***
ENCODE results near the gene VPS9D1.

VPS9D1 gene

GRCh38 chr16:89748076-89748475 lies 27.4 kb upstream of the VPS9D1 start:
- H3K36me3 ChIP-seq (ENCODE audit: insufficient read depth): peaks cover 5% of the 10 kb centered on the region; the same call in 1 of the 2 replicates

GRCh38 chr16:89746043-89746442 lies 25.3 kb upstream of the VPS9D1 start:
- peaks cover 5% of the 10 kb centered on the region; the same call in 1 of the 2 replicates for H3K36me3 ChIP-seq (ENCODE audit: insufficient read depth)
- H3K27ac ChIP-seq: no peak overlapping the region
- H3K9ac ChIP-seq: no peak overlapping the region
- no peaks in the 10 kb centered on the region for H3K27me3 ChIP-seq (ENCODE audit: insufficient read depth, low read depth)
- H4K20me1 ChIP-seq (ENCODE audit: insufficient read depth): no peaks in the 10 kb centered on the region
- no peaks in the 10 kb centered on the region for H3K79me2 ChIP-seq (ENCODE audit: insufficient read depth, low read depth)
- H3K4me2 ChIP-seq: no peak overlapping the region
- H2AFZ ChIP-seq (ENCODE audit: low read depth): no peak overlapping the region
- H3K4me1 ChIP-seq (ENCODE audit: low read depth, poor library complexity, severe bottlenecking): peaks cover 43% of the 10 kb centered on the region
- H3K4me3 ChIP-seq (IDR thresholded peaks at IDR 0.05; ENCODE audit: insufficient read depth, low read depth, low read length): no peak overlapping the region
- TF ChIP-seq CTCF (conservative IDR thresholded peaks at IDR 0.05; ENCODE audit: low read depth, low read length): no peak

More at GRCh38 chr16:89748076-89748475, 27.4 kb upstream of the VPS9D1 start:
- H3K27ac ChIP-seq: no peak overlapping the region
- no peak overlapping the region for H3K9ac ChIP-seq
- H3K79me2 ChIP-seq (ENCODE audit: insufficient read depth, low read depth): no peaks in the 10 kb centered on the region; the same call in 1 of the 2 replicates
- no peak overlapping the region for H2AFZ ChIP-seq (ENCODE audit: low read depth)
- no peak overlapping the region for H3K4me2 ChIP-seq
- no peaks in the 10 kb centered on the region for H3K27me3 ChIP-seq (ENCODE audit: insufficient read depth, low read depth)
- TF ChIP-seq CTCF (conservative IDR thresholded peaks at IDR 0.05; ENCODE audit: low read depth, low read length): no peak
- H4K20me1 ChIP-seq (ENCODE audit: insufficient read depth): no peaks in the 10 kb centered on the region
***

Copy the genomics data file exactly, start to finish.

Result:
ENCODE results near the gene VPS9D1.

VPS9D1 gene

GRCh38 chr16:89748076-89748475 lies 27.4 kb upstream of the VPS9D1 start:
- H3K36me3 ChIP-seq (ENCODE audit: insufficient read depth): peaks cover 5% of the 10 kb centered on the region; the same call in 1 of the 2 replicates

GRCh38 chr16:89746043-89746442 lies 25.3 kb upstream of the VPS9D1 start:
- peaks cover 5% of the 10 kb centered on the region; the same call in 1 of the 2 replicates for H3K36me3 ChIP-seq (ENCODE audit: insufficient read depth)
- H3K27ac ChIP-seq: no peak overlapping the region
- H3K9ac ChIP-seq: no peak overlapping the region
- no peaks in the 10 kb centered on the region for H3K27me3 ChIP-seq (ENCODE audit: insufficient read depth, low read depth)
- H4K20me1 ChIP-seq (ENCODE audit: insufficient read depth): no peaks in the 10 kb centered on the region
- no peaks in the 10 kb centered on the region for H3K79me2 ChIP-seq (ENCODE audit: insufficient read depth, low read depth)
- H3K4me2 ChIP-seq: no peak overlapping the region
- H2AFZ ChIP-seq (ENCODE audit: low read depth): no peak overlapping the region
- H3K4me1 ChIP-seq (ENCODE audit: low read depth, poor library complexity, severe bottlenecking): peaks cover 43% of the 10 kb centered on the region
- H3K4me3 ChIP-seq (IDR thresholded peaks at IDR 0.05; ENCODE audit: insufficient read depth, low read depth, low read length): no peak overlapping the region
- TF ChIP-seq CTCF (conservative IDR thresholded peaks at IDR 0.05; ENCODE audit: low read depth, low read length): no peak

More at GRCh38 chr16:89748076-89748475, 27.4 kb upstream of the VPS9D1 start:
- H3K27ac ChIP-seq: no peak overlapping the region
- no peak overlapping the region for H3K9ac ChIP-seq
- H3K79me2 ChIP-seq (ENCODE audit: insufficient read depth, low read depth): no peaks in the 10 kb centered on the region; the same call in 1 of the 2 replicates
- no peak overlapping the region for H2AFZ ChIP-seq (ENCODE audit: low read depth)
- no peak overlapping the region for H3K4me2 ChIP-seq
- no peaks in the 10 kb centered on the region for H3K27me3 ChIP-seq (ENCODE audit: insufficient read depth, low read depth)
- TF ChIP-seq CTCF (conservative IDR thresholded peaks at IDR 0.05; ENCODE audit: low read depth, low read length): no peak
- H4K20me1 ChIP-seq (ENCODE audit: insufficient read depth): no peaks in the 10 kb centered on the region